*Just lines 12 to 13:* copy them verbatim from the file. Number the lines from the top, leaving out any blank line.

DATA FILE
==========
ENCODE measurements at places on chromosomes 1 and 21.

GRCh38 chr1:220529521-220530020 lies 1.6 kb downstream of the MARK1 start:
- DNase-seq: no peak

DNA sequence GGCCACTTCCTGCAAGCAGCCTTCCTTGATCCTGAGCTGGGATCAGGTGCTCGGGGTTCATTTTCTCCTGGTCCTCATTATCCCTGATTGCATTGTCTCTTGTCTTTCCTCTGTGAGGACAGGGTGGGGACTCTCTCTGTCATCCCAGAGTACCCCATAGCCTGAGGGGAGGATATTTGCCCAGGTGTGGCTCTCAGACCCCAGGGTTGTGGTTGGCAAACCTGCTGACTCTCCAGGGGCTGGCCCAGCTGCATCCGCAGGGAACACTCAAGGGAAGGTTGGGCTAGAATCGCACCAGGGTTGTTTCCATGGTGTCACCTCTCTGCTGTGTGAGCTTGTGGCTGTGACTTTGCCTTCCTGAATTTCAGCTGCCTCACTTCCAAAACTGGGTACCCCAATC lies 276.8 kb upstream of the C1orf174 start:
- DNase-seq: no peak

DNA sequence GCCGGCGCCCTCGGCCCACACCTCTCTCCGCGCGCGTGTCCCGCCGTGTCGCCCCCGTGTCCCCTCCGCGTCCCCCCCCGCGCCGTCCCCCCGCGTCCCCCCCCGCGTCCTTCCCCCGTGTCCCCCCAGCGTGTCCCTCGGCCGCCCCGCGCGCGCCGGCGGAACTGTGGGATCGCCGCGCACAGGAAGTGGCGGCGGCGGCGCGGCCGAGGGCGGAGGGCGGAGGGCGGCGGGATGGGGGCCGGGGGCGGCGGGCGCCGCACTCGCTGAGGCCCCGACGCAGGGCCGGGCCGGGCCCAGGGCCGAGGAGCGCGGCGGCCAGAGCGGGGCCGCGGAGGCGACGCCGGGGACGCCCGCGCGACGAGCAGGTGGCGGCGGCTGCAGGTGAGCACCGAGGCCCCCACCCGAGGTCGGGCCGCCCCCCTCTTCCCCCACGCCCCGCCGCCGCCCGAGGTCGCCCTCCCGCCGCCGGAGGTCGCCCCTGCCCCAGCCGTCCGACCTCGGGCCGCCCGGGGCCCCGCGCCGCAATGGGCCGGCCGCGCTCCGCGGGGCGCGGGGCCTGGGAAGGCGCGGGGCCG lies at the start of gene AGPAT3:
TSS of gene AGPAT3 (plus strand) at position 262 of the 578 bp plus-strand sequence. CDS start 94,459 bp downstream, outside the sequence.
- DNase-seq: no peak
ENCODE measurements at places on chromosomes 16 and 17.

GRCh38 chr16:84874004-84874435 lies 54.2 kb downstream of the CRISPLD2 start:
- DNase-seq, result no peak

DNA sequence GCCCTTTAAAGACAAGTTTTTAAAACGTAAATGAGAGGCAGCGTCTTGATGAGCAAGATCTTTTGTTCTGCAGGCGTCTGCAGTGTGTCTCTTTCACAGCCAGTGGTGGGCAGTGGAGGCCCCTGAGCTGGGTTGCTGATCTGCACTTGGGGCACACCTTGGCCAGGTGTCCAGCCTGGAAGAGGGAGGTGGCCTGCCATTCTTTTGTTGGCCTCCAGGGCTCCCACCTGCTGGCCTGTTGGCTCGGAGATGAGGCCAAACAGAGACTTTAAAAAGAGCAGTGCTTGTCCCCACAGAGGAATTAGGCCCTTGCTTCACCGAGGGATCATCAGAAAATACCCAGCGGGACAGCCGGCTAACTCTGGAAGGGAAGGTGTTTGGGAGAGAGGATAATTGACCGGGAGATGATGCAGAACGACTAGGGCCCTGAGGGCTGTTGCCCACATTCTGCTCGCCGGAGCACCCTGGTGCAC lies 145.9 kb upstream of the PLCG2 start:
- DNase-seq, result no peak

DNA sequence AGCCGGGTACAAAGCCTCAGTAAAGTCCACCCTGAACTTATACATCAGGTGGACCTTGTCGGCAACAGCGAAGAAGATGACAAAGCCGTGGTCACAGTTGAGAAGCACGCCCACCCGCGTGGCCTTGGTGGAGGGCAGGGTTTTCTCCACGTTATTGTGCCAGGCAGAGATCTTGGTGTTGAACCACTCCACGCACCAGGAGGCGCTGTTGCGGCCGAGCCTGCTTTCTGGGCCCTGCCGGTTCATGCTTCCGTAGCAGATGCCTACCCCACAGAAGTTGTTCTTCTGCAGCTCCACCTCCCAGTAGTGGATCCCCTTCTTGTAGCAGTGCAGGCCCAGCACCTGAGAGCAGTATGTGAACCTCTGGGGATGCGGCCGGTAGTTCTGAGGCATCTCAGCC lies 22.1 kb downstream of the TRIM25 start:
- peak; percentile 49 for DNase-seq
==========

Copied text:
DNA sequence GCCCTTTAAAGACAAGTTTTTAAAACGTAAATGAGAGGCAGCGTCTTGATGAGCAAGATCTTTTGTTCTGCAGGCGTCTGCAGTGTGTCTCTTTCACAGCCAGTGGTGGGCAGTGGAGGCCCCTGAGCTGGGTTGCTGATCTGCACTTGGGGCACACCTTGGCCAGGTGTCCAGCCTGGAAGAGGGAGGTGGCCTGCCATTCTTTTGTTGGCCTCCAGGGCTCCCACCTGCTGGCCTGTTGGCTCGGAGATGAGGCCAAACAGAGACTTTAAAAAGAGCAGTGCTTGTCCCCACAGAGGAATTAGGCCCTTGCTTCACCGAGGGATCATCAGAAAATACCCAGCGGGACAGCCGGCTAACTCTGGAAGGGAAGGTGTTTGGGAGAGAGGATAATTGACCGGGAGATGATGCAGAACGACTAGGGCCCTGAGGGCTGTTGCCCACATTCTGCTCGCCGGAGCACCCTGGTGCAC lies 145.9 kb upstream of the PLCG2 start:
- DNase-seq, result no peak